*** Note: There has been (of late) a great deal of press about the "radon gas" issue with granite. A large portion of the discoveries state that while there are a few degrees of radon, it doesn't represent a health threat. Additional information is available by going the to the Marble Institute of America website.

Marble: Using Marble in kitchen applications creates various issues that may block you from making this decision; anyway it is generally utilized in Italy (and other European nations) as a standard ledge material.

Cost: The expense for Marble is high - comparable with granite.

Design: There are adequate shades of Marble to achieve the shading and style you are looking for notwithstanding, it may take additional time and exertion than with granite.

Utility: Marble holds-up well to heat anyway it is an exceptionally permeable stone. Therefore, it is helpless to staining scratching regardless of whether you seal it on a regular basis. As well, this material will change tone after some time. While a few people will appreciate this, most want to have their countertops to glance as good in 10 years (sparkly and new) as it looks the day they install them.

Refined Marble: This item is made from squashed marble, pitch and shades (for shading). While it is generally for countertops in bathrooms, it is not utilized in kitchen applications. Thus, it is not shrouded in this article.

Limestone: As with Marble, Limestone can be utilized for kitchen countertops, there accompanies it, various issues that you have to know in advance so you don't get yourself lamenting the decision.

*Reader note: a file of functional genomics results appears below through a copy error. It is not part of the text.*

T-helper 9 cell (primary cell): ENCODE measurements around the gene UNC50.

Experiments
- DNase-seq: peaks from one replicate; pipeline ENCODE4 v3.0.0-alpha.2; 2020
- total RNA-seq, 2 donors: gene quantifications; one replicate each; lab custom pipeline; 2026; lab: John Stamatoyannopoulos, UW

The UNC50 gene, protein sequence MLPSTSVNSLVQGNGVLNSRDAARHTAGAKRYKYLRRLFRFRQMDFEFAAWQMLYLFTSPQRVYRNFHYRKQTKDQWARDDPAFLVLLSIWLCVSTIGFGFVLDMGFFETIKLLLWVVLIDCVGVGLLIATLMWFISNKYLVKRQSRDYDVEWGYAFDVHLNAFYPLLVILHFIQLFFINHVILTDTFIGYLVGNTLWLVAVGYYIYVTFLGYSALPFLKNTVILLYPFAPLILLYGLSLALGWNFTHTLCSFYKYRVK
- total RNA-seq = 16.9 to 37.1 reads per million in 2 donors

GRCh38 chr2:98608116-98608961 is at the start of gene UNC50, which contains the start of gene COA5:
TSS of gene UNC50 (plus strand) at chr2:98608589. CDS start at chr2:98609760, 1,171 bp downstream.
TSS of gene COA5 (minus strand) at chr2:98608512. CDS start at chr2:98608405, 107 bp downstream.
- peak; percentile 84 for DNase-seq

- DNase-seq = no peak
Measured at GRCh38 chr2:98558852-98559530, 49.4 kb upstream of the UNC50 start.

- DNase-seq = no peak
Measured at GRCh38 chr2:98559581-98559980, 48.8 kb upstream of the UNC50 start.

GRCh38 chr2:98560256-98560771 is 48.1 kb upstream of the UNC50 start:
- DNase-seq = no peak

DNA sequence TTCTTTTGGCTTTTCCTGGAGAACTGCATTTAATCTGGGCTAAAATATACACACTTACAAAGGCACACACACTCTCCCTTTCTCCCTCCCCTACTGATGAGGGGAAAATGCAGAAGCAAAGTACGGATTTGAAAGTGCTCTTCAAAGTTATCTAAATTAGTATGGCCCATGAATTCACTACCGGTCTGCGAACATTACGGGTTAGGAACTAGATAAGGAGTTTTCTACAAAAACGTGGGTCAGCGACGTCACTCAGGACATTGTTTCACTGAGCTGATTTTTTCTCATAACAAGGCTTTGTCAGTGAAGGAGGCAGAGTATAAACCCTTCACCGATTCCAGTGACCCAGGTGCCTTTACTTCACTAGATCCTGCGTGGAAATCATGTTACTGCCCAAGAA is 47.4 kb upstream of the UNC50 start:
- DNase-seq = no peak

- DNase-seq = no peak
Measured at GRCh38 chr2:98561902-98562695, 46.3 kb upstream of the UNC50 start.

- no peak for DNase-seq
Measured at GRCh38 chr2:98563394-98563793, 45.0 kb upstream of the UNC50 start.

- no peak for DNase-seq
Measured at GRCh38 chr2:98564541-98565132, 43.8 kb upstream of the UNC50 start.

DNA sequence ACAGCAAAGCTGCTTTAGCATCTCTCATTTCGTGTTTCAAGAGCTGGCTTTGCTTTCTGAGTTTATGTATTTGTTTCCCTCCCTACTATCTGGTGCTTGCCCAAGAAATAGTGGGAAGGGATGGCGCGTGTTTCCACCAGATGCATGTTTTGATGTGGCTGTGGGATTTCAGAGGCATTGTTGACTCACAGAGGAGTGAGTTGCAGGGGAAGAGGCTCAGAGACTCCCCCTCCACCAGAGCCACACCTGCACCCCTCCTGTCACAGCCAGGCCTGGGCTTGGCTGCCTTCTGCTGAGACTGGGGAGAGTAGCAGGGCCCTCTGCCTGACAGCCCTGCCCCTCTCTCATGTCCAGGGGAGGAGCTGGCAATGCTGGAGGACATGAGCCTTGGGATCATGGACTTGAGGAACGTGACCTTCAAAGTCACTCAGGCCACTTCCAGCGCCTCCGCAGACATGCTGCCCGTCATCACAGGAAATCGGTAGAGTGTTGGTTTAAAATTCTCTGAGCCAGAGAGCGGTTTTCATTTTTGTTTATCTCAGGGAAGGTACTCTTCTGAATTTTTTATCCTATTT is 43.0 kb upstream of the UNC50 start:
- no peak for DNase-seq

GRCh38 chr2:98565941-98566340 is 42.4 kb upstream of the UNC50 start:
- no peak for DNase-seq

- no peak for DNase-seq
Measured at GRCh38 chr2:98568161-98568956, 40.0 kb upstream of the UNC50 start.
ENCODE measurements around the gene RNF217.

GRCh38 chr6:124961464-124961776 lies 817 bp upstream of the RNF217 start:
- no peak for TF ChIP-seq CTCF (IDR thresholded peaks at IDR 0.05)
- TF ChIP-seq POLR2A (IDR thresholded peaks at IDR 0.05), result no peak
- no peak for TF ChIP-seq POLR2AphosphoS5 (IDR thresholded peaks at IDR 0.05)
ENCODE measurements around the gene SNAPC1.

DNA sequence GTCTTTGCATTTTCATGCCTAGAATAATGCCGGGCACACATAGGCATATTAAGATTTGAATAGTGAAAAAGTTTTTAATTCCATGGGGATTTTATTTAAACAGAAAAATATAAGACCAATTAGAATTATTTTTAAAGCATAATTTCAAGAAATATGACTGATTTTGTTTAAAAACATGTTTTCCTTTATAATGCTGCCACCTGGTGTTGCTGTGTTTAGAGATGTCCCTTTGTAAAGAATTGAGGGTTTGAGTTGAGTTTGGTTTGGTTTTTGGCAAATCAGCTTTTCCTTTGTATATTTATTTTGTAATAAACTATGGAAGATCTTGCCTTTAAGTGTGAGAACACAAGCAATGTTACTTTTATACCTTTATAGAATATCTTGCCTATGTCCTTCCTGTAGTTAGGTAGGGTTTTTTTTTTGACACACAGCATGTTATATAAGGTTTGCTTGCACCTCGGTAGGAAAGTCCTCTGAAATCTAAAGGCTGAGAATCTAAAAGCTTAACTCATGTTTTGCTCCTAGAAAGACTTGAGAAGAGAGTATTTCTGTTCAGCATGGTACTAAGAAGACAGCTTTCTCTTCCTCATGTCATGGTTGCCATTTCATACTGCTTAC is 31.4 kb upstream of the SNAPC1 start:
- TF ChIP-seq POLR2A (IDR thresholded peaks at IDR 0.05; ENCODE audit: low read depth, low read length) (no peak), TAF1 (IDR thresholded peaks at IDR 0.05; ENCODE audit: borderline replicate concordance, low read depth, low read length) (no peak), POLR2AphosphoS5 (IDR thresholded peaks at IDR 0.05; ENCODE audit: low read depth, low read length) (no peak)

Cost: Typically more affordable than marble or granite but it is as yet natural stone and can get expensive.

Design: There are less decisions (compared to granite) anyway limestone comes in some vibrant blue shadings that marble doesn't. Canada is the main wellspring of limestone in North America.

Utility: While Limestone is profoundly resistant to humidity, it in any case an exceptionally permeable material that stains easily and can disintegrate after some time. Legitimate sealing is an absolute should and is profoundly helpless to disintegration from juices, fruits and nourishments that contain acidic properties.

Quartz: You may recognize the most popular industry names as Cambria, Zodiaq, Silestone or Cesarstone. While these quartz items are appx. 93% natural stone, they are in fact an "engineered stone". Pitch and shades make up the remaining 7%.

Cost: While Quartz is an engineered item (in contrast to Granite) it is in any case expensive. Costs can reach the cost of the lower-end of the granite range.

Design: Due to the fact it is "engineered" you can discover a shading to address your issues with little difficulty.

Utility: This engineered fabrication affords extremely high durability anyway it will chip with high impact or sharp items falling on it.

Strong Surface: The most commonly known name Corian. Corian is made by DuPont and is a non-permeable, engineered material. It has lost some market share throughout the last couple of years to granite and quartz anyway it actually discovers favor with property holders who like the "seamless sinks".